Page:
State Supreme Court to hear oral arguments in Maui County Council election contest
The state Supreme Court is slated to hear arguments in a county election challenge that’s looming over Maui County Council proceedings.
Oral arguments are scheduled for 2 p.m. Jan. 19 in Honolulu, according to a state Supreme Court briefing issued Thursday.
Lawyers representing both sides hailed the opportunity for debate in a case that questions the outcome of the council’s Wailuku-Waiheʻe-Waikapū race between incumbent Alice Lee and challenger Noelani Ahia.
Wailuku-based attorney Peter A. Horovitz, who is representing Lee, said they’re pleased the court has set the matter for argument.
“The election challenge has been disruptive to the county and the council,” Horovitz said via email Thursday. “We are confident that the county clerk acted within the law. We look forward to answering any questions the court may have so Ms. Lee can return to work for the people of the county.”
Makawao-based attorney Lance Collins, who is representing Ahia and 30 voters challenging election results, said the court’s order points to the significance of the allegations.
“The court’s detailed order requiring more information on the election and to hold a hearing indicates the seriousness of potential voter disenfranchisement in the eyes of the court,” Collins said in a news release Thursday. “Should the court sustain the election contest, the court would order a new election for the Maui council seat.”
Meanwhile, only eight of the nine council members were seated during the inauguration ceremonies earlier this week because a certificate of election has not been issued for the Wailuku-Waiheʻe-Waikapū seat, and some decisions were put on hold until all members are present.
How long it will take to resolve the contest over the Wailuku-Waiheʻe-Waikapū residency area seat remains uncertain.
In General Election results, Lee had 22,733 votes over Ahia’s 22,220 votes — a 513 vote difference.
Ahia and 30 voters filed a complaint with the state Supreme Court after the election, claiming more than 800 ballots were mishandled. The complaint seeks to void the results and hold a new election.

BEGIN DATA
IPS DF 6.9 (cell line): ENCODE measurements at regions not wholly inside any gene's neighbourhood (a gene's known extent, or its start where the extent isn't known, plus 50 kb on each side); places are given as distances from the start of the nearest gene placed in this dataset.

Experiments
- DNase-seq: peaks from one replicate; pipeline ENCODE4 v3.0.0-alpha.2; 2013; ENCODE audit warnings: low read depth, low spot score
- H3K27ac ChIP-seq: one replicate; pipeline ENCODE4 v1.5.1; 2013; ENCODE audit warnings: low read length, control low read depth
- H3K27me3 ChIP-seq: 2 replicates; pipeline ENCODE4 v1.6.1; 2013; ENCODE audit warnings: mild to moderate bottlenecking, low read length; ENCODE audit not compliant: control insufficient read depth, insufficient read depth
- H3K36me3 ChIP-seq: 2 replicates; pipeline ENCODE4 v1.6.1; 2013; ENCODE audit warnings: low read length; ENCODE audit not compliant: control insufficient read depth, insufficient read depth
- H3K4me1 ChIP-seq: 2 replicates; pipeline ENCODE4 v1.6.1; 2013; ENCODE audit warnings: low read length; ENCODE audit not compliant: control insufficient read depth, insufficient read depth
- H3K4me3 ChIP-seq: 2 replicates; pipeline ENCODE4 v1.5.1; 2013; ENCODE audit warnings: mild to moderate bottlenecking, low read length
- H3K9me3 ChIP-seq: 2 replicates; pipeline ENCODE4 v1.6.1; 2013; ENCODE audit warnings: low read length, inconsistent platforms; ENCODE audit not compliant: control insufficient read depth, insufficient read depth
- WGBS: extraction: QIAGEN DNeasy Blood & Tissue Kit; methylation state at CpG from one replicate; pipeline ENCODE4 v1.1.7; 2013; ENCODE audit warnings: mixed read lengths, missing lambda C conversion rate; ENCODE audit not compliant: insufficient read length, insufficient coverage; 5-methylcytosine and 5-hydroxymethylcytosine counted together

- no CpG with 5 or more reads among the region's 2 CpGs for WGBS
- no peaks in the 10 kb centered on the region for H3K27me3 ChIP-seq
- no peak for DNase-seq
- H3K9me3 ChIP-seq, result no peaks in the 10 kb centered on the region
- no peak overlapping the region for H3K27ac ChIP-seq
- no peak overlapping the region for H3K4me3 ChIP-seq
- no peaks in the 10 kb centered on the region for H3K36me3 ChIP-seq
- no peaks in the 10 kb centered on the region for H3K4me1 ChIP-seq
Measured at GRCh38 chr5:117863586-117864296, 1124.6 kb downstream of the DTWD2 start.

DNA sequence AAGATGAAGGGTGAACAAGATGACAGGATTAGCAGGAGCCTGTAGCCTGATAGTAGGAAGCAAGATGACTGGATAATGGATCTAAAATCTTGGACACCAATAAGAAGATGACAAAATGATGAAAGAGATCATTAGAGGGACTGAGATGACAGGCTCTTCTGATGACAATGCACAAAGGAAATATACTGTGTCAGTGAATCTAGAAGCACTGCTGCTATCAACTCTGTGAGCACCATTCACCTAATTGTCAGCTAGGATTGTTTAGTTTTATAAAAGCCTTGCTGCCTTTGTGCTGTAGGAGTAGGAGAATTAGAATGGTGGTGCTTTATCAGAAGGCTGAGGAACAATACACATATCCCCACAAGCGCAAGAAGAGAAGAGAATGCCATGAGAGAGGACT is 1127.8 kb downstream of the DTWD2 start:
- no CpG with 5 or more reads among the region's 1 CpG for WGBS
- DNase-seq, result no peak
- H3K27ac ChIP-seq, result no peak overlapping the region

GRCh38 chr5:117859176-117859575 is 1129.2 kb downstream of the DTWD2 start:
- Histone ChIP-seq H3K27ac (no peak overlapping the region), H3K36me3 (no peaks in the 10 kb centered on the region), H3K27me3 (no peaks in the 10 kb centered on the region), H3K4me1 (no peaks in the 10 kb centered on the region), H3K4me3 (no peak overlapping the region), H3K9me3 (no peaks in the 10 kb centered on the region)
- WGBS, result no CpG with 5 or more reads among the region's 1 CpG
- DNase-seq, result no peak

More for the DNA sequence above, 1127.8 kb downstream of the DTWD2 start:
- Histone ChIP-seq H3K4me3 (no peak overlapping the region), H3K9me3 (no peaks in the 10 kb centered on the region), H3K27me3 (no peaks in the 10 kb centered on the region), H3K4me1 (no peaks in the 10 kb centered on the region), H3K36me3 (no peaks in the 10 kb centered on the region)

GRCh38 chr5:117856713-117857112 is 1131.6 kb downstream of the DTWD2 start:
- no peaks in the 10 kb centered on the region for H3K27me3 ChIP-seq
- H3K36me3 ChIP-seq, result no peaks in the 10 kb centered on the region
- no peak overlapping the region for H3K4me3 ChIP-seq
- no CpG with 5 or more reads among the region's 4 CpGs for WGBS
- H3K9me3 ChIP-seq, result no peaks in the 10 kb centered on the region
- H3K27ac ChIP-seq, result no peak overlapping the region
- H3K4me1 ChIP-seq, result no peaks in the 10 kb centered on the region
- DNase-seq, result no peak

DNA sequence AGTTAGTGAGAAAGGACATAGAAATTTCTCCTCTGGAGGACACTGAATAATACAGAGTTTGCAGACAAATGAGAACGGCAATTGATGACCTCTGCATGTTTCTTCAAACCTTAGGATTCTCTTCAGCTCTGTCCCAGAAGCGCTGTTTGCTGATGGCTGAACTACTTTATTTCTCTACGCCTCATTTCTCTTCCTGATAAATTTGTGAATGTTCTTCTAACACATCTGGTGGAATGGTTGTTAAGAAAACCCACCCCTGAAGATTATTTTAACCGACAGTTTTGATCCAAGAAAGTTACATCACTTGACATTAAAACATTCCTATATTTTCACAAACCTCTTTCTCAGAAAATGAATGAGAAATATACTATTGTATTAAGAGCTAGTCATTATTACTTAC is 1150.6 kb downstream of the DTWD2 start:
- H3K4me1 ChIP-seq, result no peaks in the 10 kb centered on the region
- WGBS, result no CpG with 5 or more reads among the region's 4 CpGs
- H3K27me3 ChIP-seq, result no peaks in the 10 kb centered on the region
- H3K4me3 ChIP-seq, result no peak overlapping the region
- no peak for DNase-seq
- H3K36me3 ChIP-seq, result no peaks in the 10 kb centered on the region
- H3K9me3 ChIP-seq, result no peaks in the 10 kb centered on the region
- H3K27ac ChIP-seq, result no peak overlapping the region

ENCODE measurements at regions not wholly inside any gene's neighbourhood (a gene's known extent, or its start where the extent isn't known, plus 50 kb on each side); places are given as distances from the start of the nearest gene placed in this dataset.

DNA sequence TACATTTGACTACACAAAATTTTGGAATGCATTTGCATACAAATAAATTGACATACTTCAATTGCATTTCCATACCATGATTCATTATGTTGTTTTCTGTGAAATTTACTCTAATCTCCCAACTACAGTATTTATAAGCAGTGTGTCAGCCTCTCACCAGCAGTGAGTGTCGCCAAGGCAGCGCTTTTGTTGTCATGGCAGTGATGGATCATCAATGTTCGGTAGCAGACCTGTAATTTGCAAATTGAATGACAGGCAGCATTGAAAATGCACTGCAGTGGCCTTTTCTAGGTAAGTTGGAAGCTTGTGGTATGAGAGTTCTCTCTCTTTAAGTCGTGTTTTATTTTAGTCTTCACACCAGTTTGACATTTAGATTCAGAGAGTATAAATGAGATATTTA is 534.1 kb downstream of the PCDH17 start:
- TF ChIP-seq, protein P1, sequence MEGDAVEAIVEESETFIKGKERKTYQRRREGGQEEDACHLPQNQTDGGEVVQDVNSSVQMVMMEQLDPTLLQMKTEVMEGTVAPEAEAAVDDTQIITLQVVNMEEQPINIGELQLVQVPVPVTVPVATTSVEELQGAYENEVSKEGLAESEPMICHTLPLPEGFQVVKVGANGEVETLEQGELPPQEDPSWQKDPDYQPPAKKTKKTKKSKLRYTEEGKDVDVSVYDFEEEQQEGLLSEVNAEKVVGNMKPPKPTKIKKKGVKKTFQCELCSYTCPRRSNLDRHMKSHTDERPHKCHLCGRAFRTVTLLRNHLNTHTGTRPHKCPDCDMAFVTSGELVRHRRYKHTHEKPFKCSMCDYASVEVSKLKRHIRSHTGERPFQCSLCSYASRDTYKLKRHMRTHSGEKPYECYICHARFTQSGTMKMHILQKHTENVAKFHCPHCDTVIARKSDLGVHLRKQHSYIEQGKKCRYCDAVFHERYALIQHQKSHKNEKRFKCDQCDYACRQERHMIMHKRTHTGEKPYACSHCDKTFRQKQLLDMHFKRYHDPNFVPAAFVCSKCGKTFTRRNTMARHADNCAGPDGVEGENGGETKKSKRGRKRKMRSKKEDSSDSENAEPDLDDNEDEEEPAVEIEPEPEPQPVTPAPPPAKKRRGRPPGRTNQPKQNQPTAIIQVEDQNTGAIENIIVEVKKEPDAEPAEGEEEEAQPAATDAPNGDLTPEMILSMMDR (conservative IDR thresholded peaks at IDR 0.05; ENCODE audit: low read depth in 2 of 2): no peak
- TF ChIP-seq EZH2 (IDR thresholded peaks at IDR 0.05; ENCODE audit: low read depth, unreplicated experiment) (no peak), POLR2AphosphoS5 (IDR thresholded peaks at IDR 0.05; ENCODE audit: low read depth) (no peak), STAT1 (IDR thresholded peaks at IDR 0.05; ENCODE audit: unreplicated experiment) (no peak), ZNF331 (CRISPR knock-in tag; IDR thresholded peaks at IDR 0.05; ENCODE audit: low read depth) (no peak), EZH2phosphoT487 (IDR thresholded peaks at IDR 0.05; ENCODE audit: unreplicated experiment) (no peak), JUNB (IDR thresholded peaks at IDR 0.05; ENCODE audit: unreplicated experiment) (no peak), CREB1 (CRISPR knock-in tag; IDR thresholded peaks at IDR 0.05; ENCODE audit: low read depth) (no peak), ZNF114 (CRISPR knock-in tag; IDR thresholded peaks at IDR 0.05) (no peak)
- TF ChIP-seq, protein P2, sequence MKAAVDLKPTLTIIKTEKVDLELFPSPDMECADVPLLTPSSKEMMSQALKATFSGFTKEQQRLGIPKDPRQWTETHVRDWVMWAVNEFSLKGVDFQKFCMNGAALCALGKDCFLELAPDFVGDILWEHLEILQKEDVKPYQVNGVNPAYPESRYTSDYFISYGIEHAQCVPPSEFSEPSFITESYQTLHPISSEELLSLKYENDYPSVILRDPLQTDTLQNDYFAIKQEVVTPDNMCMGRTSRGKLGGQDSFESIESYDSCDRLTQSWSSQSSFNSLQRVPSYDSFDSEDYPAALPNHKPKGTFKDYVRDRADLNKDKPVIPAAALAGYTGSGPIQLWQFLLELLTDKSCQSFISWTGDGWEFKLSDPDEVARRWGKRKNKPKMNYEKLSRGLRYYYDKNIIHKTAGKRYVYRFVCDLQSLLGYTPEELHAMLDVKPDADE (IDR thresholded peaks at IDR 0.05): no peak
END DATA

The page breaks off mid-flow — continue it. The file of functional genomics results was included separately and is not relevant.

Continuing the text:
In a memo to the court that opposes the plaintiffs’ motion for summary judgement, then- County Clerk Kathy L. Kaohu through county lawyers said the issues are not grounds for another election and the “complained of conduct” impacted fewer ballots than the difference between Ahia and Lee.
“Not only are the issues raised by plaintiffs, namely, the process for notifying voters with deficient return identification envelopes of their opportunity to cure their deficiency pursuant to Hawaii Revised Statutes (“HRS”) 11-106 ‘not grounds for a contest for cause’ of an election as a matter of law, even if they were, the complained of conduct affected fewer ballots than the number differentiating Plaintiff Ahia from the winner of the contested race,” the memo said.
There were initially a total of 892 deficient ballots, according to the memo. After review, 27 were valid, leaving 865 in question. Of those, 53 were cured prior to Nov. 8, leaving 812 remaining with deficient return identification envelopes.
Then, another 106 were cured before the state deadline Nov. 16. That left 706 uncured, or not counted, in the General Election.
Thursday’s state Supreme Court briefing reflected similar numbers.
The document said that defendant Kaohu will have to explain how signatures were compared on return envelopes and why 706 outstanding return identification envelopes were deemed invalid, among other questions.